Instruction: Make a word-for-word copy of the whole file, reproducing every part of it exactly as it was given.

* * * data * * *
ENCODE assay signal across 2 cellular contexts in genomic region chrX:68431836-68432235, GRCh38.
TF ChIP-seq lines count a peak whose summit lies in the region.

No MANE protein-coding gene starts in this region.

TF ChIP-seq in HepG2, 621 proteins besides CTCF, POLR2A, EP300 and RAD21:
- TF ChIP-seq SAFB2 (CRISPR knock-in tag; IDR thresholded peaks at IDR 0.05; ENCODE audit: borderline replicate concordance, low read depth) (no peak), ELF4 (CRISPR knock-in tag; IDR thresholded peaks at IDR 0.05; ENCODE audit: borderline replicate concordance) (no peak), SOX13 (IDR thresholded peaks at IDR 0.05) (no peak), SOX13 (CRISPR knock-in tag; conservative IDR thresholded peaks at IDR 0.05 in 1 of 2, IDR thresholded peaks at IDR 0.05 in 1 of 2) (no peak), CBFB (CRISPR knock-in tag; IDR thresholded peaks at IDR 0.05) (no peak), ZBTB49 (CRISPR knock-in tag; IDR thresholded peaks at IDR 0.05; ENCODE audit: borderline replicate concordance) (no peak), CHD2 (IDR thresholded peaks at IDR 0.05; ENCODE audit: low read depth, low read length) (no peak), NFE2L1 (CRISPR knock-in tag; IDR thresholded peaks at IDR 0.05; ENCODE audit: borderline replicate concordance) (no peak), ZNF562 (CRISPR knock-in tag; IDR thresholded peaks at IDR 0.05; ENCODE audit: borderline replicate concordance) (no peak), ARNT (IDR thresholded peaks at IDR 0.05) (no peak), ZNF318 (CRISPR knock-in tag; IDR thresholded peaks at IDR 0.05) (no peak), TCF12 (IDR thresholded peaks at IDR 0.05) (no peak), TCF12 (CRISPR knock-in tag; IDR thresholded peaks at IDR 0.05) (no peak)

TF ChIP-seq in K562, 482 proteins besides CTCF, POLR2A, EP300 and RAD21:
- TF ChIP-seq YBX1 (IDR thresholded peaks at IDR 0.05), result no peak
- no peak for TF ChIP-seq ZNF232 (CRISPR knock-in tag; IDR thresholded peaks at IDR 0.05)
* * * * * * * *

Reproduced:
ENCODE assay signal across 2 cellular contexts in genomic region chrX:68431836-68432235, GRCh38.
TF ChIP-seq lines count a peak whose summit lies in the region.

No MANE protein-coding gene starts in this region.

TF ChIP-seq in HepG2, 621 proteins besides CTCF, POLR2A, EP300 and RAD21:
- TF ChIP-seq SAFB2 (CRISPR knock-in tag; IDR thresholded peaks at IDR 0.05; ENCODE audit: borderline replicate concordance, low read depth) (no peak), ELF4 (CRISPR knock-in tag; IDR thresholded peaks at IDR 0.05; ENCODE audit: borderline replicate concordance) (no peak), SOX13 (IDR thresholded peaks at IDR 0.05) (no peak), SOX13 (CRISPR knock-in tag; conservative IDR thresholded peaks at IDR 0.05 in 1 of 2, IDR thresholded peaks at IDR 0.05 in 1 of 2) (no peak), CBFB (CRISPR knock-in tag; IDR thresholded peaks at IDR 0.05) (no peak), ZBTB49 (CRISPR knock-in tag; IDR thresholded peaks at IDR 0.05; ENCODE audit: borderline replicate concordance) (no peak), CHD2 (IDR thresholded peaks at IDR 0.05; ENCODE audit: low read depth, low read length) (no peak), NFE2L1 (CRISPR knock-in tag; IDR thresholded peaks at IDR 0.05; ENCODE audit: borderline replicate concordance) (no peak), ZNF562 (CRISPR knock-in tag; IDR thresholded peaks at IDR 0.05; ENCODE audit: borderline replicate concordance) (no peak), ARNT (IDR thresholded peaks at IDR 0.05) (no peak), ZNF318 (CRISPR knock-in tag; IDR thresholded peaks at IDR 0.05) (no peak), TCF12 (IDR thresholded peaks at IDR 0.05) (no peak), TCF12 (CRISPR knock-in tag; IDR thresholded peaks at IDR 0.05) (no peak)

TF ChIP-seq in K562, 482 proteins besides CTCF, POLR2A, EP300 and RAD21:
- TF ChIP-seq YBX1 (IDR thresholded peaks at IDR 0.05), result no peak
- no peak for TF ChIP-seq ZNF232 (CRISPR knock-in tag; IDR thresholded peaks at IDR 0.05)